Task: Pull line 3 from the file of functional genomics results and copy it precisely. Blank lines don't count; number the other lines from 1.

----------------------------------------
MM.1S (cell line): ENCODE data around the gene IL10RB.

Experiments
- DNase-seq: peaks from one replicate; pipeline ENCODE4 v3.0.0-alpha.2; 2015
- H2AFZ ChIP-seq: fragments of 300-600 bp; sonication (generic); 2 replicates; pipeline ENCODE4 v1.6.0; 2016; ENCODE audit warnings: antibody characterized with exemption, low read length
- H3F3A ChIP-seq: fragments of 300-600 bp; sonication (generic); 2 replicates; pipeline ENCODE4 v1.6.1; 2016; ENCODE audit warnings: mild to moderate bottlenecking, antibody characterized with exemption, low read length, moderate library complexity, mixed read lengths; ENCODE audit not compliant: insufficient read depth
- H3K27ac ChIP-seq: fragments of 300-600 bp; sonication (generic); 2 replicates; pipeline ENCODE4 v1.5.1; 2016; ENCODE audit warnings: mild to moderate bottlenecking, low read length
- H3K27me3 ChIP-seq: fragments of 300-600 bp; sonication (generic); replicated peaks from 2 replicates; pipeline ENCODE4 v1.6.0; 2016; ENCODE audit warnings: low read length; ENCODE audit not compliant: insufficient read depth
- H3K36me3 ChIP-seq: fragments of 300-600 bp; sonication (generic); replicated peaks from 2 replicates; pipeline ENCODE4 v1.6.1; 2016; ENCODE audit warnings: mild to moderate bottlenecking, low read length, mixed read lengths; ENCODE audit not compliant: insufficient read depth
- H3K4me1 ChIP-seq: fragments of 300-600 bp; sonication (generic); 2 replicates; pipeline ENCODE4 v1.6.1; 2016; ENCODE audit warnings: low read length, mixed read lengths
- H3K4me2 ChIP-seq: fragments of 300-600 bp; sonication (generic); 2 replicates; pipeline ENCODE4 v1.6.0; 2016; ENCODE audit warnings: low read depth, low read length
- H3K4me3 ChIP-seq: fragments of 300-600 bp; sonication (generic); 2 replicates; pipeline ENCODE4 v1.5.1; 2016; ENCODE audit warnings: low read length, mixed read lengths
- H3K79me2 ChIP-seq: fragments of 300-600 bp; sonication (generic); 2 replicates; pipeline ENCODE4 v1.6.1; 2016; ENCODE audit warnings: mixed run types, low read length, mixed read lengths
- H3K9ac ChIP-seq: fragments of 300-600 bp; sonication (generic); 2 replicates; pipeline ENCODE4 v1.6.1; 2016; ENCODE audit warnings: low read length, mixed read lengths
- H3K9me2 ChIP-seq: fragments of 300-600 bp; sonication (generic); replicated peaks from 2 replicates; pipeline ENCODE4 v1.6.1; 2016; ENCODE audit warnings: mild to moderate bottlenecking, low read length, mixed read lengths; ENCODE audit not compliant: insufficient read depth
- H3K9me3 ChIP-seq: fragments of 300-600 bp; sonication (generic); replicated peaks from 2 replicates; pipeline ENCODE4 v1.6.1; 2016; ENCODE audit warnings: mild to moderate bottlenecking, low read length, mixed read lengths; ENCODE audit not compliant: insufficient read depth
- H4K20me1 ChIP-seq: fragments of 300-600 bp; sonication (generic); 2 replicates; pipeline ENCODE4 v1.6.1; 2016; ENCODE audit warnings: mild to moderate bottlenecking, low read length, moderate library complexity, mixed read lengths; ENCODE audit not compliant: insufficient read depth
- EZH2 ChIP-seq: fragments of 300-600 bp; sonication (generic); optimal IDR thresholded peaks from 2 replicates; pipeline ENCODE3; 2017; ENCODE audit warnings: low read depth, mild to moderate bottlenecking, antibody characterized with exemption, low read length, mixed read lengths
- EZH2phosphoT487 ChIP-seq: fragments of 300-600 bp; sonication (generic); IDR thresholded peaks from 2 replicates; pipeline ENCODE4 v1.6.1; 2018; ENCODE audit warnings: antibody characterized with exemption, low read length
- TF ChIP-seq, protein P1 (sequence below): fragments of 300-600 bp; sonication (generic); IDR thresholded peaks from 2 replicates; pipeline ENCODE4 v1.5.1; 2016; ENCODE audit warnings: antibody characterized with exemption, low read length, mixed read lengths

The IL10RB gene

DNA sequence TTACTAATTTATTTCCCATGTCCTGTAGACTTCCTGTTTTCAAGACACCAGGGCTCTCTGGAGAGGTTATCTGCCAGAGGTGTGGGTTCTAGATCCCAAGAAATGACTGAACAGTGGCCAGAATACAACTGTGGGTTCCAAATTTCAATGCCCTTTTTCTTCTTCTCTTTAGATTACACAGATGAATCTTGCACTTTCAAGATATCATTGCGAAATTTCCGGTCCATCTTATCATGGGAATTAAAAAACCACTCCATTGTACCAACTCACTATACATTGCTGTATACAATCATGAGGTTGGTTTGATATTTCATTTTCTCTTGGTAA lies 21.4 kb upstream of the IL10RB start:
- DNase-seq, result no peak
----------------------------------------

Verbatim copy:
- DNase-seq: peaks from one replicate; pipeline ENCODE4 v3.0.0-alpha.2; 2015